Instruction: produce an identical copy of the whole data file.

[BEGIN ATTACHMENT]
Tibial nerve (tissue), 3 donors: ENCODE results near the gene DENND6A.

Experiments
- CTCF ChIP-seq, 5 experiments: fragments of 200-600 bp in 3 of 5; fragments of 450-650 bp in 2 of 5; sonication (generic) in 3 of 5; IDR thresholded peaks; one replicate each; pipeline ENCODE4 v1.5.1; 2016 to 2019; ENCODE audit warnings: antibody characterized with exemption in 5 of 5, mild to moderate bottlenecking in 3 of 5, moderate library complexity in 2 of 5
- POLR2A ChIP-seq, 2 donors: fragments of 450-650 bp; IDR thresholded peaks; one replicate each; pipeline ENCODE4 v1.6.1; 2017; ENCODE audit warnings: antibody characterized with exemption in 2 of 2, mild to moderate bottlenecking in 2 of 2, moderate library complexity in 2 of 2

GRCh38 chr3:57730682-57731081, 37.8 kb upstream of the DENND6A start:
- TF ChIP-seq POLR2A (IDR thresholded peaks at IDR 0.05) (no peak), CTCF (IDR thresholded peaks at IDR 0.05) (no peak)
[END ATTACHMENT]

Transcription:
Tibial nerve (tissue), 3 donors: ENCODE results near the gene DENND6A.

Experiments
- CTCF ChIP-seq, 5 experiments: fragments of 200-600 bp in 3 of 5; fragments of 450-650 bp in 2 of 5; sonication (generic) in 3 of 5; IDR thresholded peaks; one replicate each; pipeline ENCODE4 v1.5.1; 2016 to 2019; ENCODE audit warnings: antibody characterized with exemption in 5 of 5, mild to moderate bottlenecking in 3 of 5, moderate library complexity in 2 of 5
- POLR2A ChIP-seq, 2 donors: fragments of 450-650 bp; IDR thresholded peaks; one replicate each; pipeline ENCODE4 v1.6.1; 2017; ENCODE audit warnings: antibody characterized with exemption in 2 of 2, mild to moderate bottlenecking in 2 of 2, moderate library complexity in 2 of 2

GRCh38 chr3:57730682-57731081, 37.8 kb upstream of the DENND6A start:
- TF ChIP-seq POLR2A (IDR thresholded peaks at IDR 0.05) (no peak), CTCF (IDR thresholded peaks at IDR 0.05) (no peak)